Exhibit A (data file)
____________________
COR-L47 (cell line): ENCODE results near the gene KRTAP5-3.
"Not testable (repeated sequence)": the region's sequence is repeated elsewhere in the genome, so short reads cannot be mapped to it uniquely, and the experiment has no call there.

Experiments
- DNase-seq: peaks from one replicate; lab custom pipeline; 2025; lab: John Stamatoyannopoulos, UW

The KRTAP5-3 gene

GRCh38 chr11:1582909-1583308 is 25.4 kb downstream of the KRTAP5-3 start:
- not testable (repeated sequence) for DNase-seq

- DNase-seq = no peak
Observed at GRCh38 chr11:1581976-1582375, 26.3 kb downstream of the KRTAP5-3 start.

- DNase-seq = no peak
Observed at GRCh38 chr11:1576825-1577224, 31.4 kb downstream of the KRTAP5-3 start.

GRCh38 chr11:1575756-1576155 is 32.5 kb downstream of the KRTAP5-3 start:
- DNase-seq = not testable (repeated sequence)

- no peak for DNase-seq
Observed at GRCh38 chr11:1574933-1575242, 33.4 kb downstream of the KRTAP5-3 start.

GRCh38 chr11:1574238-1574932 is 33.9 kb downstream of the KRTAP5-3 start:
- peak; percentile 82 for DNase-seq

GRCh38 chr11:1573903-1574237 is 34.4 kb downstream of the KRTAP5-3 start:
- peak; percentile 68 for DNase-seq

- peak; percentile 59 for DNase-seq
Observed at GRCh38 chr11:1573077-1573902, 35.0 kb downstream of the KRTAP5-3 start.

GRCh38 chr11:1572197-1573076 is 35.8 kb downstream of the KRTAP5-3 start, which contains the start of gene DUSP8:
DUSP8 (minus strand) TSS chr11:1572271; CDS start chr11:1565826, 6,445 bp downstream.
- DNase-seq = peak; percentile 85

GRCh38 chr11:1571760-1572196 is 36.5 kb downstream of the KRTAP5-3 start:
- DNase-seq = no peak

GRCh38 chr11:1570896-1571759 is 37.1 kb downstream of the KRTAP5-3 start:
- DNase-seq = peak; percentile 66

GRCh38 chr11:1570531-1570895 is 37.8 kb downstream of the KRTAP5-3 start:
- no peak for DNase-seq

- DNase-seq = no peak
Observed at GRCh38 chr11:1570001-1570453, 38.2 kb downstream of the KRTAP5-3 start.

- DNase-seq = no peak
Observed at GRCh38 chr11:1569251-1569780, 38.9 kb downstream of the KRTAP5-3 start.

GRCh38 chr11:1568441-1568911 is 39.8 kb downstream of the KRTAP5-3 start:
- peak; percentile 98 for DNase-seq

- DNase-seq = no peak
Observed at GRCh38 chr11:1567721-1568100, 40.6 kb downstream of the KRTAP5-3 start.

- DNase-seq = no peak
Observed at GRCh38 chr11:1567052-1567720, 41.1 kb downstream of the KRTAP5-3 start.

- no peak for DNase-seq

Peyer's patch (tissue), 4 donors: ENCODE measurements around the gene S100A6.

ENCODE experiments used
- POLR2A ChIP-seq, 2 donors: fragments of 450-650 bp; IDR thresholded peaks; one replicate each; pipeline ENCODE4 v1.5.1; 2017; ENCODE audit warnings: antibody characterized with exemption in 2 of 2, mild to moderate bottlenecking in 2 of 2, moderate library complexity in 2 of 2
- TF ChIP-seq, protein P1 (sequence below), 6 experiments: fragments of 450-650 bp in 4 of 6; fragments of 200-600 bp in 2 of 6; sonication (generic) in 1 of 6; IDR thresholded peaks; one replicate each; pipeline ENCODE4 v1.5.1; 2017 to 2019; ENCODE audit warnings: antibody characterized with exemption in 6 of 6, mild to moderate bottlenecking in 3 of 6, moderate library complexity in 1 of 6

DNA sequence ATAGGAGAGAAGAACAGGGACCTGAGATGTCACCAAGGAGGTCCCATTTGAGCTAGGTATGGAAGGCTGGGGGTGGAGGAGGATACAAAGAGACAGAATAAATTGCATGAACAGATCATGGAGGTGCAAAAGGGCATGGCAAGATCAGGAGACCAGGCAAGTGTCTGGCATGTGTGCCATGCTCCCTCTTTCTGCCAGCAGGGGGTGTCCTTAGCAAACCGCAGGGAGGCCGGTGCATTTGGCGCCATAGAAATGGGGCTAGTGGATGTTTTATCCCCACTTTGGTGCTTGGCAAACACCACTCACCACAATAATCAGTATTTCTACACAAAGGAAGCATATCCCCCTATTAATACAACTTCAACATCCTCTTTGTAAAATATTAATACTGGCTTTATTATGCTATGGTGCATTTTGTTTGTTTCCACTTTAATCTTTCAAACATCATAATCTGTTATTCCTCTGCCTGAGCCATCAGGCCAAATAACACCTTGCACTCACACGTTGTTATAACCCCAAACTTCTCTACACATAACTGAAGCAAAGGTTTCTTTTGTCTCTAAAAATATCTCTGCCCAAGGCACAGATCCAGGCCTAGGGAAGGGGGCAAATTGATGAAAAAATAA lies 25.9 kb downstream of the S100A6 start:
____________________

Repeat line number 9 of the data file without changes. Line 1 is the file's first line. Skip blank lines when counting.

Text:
Observed at GRCh38 chr11:1581976-1582375, 26.3 kb downstream of the KRTAP5-3 start.